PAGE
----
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UBC Theses and Dissertations

Factors determining the numbers of song sparrows on Mandarte Island, B.C. Tompa, Frank S.

Abstract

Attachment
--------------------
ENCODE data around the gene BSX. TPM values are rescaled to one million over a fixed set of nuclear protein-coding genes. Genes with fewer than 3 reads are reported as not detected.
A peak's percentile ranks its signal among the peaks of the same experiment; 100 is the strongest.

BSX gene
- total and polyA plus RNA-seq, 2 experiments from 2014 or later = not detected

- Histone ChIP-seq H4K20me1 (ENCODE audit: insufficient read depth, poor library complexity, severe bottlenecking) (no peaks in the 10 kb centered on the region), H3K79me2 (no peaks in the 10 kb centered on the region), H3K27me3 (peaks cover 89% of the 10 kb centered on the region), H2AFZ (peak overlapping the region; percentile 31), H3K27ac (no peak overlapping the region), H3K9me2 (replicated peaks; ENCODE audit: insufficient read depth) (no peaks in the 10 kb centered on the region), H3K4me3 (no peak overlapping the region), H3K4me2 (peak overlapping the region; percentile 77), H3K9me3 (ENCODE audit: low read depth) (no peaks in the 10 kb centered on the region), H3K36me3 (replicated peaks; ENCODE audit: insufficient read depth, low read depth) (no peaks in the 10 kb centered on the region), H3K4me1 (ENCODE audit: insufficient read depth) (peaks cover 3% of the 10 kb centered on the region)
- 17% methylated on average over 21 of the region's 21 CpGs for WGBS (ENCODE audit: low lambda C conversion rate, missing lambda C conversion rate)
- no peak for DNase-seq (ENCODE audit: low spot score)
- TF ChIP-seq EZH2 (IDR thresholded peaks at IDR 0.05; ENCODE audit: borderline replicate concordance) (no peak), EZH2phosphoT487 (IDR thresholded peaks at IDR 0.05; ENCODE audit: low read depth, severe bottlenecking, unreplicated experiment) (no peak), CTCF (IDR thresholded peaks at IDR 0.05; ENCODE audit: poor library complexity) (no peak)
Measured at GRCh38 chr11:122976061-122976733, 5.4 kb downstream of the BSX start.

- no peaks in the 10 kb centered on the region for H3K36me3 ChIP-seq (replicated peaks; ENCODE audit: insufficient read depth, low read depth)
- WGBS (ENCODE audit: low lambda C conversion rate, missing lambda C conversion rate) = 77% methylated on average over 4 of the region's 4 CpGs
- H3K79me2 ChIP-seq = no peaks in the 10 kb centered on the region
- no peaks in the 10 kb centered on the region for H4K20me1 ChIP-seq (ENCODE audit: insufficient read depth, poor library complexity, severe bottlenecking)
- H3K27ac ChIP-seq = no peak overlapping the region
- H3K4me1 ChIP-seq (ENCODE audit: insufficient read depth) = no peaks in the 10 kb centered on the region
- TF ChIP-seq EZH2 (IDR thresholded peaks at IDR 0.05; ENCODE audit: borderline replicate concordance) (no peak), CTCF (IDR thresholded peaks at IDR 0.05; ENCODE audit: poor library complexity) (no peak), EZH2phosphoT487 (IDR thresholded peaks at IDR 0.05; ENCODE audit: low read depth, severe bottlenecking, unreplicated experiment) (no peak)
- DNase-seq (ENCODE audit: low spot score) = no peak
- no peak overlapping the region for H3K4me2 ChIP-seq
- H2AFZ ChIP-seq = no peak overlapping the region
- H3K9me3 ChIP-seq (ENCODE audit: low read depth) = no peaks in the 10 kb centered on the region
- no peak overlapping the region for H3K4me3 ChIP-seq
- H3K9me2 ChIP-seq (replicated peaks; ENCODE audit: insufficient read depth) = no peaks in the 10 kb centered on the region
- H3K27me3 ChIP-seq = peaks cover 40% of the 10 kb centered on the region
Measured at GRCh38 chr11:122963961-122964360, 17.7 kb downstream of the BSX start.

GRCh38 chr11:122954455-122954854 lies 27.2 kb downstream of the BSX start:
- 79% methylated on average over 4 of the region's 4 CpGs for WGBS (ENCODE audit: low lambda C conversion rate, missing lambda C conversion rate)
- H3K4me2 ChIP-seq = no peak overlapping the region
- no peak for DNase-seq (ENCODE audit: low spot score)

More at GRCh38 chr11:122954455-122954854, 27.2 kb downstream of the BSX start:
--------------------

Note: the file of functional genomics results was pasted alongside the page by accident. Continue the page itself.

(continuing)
In 1960-63 populations of the song sparrow (Melospiza melodia (Wilson)) were studied on some of the islands along the Pacific Coast of southern British Columbia. The general problem was to find the factors that might be responsible for the regulation of numbers of any small passerine species. A more specific problem was to explain the extremely high population density of the song sparrows on Mandarte Island compared with densities elsewhere. Most individuals on Mandarte Island were colour marked, and changes in population density and behaviour were observed throughout the breeding season and at intervals during the rest of the year. Environmental conditions on Mandarte Island were compared with those on other islands in the area. All islands were alike in having similar weather and few predators; they differed in the kind of vegetation. The high density of the Mandarte Island population seems to have been a result of the simplicity of the habitat, which favours song sparrows and not their potential competitors, and of the adaptability of song sparrows in utilizing common feeding grounds in undefended areas outside their usual habitat. The critical period in the regulation of numbers was the autumnal territorialism, when increased territorial activities resulted in heavy losses and emigration of the young to areas with lower densities.

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